Subjects -> OCCUPATIONS AND CAREERS (Total: 33 journals)
Showing 1 - 23 of 23 Journals sorted alphabetically
American Journal of Pastoral Counseling     Hybrid Journal  
BMC Palliative Care     Open Access   (Followers: 31)
British Journal of Guidance & Counselling     Hybrid Journal   (Followers: 14)
Career Development International     Hybrid Journal   (Followers: 17)
Career Development Quarterly     Hybrid Journal   (Followers: 5)
Community Development     Hybrid Journal   (Followers: 21)
Education + Training     Hybrid Journal   (Followers: 23)
Equality, Diversity and Inclusion : An International Journal     Hybrid Journal   (Followers: 19)
Field Actions Science Reports     Open Access  
Formation emploi     Open Access  
Health Care Analysis     Hybrid Journal   (Followers: 13)
Industrial and Organizational Psychology     Hybrid Journal   (Followers: 24)
International Journal for Educational and Vocational Guidance     Hybrid Journal   (Followers: 7)
International Journal for Quality in Health Care     Hybrid Journal   (Followers: 39)
International Journal of Health Care Quality Assurance     Hybrid Journal   (Followers: 13)
International Journal of Work Innovation     Hybrid Journal   (Followers: 2)
Journal of Human Capital     Full-text available via subscription   (Followers: 11)
Journal of Human Development and Capabilities : A Multi-Disciplinary Journal for People-Centered Development     Hybrid Journal   (Followers: 21)
Journal of Multicultural Counseling and Development     Hybrid Journal   (Followers: 7)
Journal of Psychological Issues in Organizational Culture     Hybrid Journal   (Followers: 8)
Journal of Vocational Behavior     Hybrid Journal   (Followers: 27)
Neurocritical Care     Hybrid Journal   (Followers: 17)
Palliative & Supportive Care     Hybrid Journal   (Followers: 32)
Performance Improvement Quarterly     Hybrid Journal   (Followers: 3)
Recherches & éducations     Open Access  
Research on Economic Inequality     Hybrid Journal   (Followers: 9)
Trabajo : Revista de la Asociación Estatal de Centros Universitarios de Relaciones Laborales y Ciencias del Trabajo     Open Access  
Vocations and Learning     Hybrid Journal   (Followers: 7)
Similar Journals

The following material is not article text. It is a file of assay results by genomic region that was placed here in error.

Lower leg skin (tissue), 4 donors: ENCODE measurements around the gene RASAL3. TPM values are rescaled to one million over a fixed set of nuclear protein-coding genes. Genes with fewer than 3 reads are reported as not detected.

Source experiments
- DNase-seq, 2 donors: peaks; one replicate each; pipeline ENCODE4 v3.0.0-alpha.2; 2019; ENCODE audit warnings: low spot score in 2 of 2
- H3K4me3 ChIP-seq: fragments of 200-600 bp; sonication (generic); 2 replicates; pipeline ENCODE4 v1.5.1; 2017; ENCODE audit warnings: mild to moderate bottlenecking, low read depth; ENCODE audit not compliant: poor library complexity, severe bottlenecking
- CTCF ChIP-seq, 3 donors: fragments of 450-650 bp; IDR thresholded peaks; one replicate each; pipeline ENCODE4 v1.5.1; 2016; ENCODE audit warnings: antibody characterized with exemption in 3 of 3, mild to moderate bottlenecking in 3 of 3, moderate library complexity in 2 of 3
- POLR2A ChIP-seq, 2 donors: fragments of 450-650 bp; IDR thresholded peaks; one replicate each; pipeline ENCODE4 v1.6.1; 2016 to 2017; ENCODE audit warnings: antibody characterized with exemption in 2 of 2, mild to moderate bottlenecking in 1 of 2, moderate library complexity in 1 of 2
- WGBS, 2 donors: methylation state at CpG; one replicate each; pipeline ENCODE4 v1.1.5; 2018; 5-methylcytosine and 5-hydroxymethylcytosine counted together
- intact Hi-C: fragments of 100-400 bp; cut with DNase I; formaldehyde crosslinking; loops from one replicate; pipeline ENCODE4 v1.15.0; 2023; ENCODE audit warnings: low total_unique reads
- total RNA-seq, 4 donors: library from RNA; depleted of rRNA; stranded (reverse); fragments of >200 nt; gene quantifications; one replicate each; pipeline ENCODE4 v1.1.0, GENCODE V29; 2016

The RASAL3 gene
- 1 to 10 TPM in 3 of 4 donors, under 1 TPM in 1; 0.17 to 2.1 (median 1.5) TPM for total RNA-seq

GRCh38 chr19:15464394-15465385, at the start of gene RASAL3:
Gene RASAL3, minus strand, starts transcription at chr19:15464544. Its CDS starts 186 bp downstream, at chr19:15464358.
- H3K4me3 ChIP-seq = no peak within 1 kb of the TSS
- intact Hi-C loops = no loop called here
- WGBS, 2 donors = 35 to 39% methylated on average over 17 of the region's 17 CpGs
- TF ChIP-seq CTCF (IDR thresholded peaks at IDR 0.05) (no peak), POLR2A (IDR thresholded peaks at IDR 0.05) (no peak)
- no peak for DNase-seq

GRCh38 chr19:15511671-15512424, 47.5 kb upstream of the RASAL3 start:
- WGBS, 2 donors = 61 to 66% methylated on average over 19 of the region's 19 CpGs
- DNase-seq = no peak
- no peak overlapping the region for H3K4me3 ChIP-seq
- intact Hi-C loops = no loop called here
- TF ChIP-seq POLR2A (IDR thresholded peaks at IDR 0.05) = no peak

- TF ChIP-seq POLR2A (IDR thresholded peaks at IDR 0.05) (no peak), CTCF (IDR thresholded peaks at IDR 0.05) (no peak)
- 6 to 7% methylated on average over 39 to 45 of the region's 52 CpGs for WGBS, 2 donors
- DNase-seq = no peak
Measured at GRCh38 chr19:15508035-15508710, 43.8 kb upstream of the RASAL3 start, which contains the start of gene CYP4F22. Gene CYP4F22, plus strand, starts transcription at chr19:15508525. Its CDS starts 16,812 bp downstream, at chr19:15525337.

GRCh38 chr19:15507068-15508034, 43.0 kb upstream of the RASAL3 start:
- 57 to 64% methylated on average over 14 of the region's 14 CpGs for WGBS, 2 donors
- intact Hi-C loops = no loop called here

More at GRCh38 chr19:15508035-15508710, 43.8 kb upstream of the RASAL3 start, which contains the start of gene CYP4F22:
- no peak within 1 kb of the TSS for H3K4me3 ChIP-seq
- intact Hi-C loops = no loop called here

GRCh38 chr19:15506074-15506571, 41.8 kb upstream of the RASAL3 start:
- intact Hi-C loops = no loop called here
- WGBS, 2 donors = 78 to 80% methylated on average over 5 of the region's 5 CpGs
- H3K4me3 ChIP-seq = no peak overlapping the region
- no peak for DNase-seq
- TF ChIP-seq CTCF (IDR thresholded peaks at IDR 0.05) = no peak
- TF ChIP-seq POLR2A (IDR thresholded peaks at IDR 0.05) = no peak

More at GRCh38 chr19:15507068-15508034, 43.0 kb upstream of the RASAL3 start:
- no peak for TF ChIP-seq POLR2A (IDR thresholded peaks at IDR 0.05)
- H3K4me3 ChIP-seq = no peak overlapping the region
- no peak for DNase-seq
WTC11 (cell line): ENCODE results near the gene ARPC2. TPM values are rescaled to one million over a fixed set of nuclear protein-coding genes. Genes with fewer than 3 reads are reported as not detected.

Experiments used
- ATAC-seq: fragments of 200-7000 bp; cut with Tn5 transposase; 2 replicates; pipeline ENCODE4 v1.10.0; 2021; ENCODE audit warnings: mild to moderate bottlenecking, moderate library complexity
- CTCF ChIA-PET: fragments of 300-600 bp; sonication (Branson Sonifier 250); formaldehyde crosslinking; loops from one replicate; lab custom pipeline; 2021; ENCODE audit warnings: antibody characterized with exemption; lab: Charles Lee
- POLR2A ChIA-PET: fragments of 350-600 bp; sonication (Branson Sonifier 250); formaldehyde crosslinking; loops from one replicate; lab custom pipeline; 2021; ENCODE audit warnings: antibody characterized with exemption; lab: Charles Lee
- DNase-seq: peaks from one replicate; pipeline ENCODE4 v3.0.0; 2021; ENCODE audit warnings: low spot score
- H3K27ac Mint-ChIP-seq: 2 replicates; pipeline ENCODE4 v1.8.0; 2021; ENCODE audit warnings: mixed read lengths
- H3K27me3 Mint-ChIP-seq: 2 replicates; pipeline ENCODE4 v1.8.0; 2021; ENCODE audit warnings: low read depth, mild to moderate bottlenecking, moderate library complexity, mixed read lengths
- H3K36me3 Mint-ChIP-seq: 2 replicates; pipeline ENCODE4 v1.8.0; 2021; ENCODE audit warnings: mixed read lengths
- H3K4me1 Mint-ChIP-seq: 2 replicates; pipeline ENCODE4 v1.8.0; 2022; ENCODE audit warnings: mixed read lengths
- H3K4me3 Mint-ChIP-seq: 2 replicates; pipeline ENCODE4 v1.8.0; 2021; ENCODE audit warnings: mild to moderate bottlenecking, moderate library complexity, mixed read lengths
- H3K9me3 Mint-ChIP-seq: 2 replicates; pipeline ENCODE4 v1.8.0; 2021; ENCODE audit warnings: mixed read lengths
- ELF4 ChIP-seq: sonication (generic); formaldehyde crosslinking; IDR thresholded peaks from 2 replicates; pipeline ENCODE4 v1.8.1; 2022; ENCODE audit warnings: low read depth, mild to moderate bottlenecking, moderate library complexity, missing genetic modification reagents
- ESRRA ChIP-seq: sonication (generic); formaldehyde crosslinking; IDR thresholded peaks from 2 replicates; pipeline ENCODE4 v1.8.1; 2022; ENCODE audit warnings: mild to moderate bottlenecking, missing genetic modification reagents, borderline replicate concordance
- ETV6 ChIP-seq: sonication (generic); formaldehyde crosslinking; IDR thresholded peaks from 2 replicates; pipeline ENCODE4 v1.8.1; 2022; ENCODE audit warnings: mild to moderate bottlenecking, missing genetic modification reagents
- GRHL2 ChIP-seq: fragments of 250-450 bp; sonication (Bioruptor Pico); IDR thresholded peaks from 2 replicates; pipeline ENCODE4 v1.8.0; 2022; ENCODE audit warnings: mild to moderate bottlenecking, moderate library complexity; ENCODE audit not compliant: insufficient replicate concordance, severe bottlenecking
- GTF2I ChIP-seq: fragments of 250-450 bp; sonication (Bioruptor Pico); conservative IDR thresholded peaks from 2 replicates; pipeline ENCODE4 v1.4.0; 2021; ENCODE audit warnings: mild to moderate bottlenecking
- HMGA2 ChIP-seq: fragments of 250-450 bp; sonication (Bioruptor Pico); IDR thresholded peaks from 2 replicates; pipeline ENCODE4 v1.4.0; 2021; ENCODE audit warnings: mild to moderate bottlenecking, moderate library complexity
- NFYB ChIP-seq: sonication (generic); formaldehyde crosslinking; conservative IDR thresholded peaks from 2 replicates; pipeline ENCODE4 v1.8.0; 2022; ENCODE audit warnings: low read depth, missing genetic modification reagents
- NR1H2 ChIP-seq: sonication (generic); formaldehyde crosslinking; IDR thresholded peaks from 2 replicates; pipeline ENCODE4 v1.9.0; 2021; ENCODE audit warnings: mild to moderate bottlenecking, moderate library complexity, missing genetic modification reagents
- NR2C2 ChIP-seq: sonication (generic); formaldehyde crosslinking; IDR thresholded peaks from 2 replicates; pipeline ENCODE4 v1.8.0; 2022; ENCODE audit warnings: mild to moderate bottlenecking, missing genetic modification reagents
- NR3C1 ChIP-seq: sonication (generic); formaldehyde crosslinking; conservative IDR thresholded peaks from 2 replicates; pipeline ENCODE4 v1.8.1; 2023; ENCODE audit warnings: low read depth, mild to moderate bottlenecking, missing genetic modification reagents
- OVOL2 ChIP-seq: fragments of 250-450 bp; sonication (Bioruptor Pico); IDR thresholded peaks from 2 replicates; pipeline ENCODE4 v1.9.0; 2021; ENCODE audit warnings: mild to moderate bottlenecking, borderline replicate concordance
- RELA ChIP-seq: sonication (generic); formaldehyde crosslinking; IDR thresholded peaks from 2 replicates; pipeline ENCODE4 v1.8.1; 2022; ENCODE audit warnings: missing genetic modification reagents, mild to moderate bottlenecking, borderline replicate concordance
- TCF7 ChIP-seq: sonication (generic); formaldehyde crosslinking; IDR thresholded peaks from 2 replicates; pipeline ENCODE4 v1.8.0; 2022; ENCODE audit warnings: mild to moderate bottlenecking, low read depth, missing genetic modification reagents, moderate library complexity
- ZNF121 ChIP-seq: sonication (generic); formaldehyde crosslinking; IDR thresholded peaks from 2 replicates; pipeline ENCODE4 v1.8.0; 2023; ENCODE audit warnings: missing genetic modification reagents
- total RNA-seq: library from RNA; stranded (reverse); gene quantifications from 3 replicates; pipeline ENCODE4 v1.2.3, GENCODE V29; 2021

Journal Cover
Vocations and Learning
Journal Prestige (SJR): 0.662
Citation Impact (citeScore): 1
Number of Followers: 7  
 
  Hybrid Journal Hybrid journal (It can contain Open Access articles)
ISSN (Print) 1874-7868 - ISSN (Online) 1874-785X
Published by Springer-Verlag Homepage  [2469 journals]
  • Transition from School to Work – Explaining Persistence Intention in
           Vocational Education and Training in Switzerland

    • Free pre-print version: Loading...

      Abstract: Vocational education and training (VET) programs are typically regarded as the means to enable successful school-to-work transitions. However, high rates of premature contract terminations in VET programs suggest that adolescents face difficulties during this transition. This paper aims to examine the determinants of persistence intention, claiming that persistence intention is a crucial indicator of imminent dropout decisions. The analysis is based on a longitudinal data set of trainees in dual VET programs in Switzerland (n = 1,163) containing two measurement points (before and after the transition from school to VET). Drawing on Social Cognitive Career Theory (Lent & Brown, 2008, 2013), we are interested in the effects of work adjustment indicators, selected characteristics of the vocational choice process, and environmental support before and after the transition on trainees’ persistence intention. We use structural equation modeling to analyze both direct and indirect effects of different predictor variables on persistence intention. The results show significantly positive effects of both occupational self-efficacy and perceived person-vocation fit during the training program on trainees’ persistence intention. Moreover, there are only indirect effects of anticipated person-vocation fit and occupational self-efficacy at the end of compulsory education. Trainees’ relationship with the trainer also has an indirect effect on persistence intention. Social integration in the workplace is both directly and indirectly linked to persistence intention. Overall, the model explains 48% of the variance in persistence intention. Implications for VET programs and future research are discussed.
      PubDate: 2022-01-24
       
  • Correction to: Professional Competence of Vocational Teachers: a
           Conceptual Review

    • Free pre-print version: Loading...

      PubDate: 2021-12-01
       
  • A Path Towards a Possible Future – Adult Students’ Choice of
           Vocational Education

    • Free pre-print version: Loading...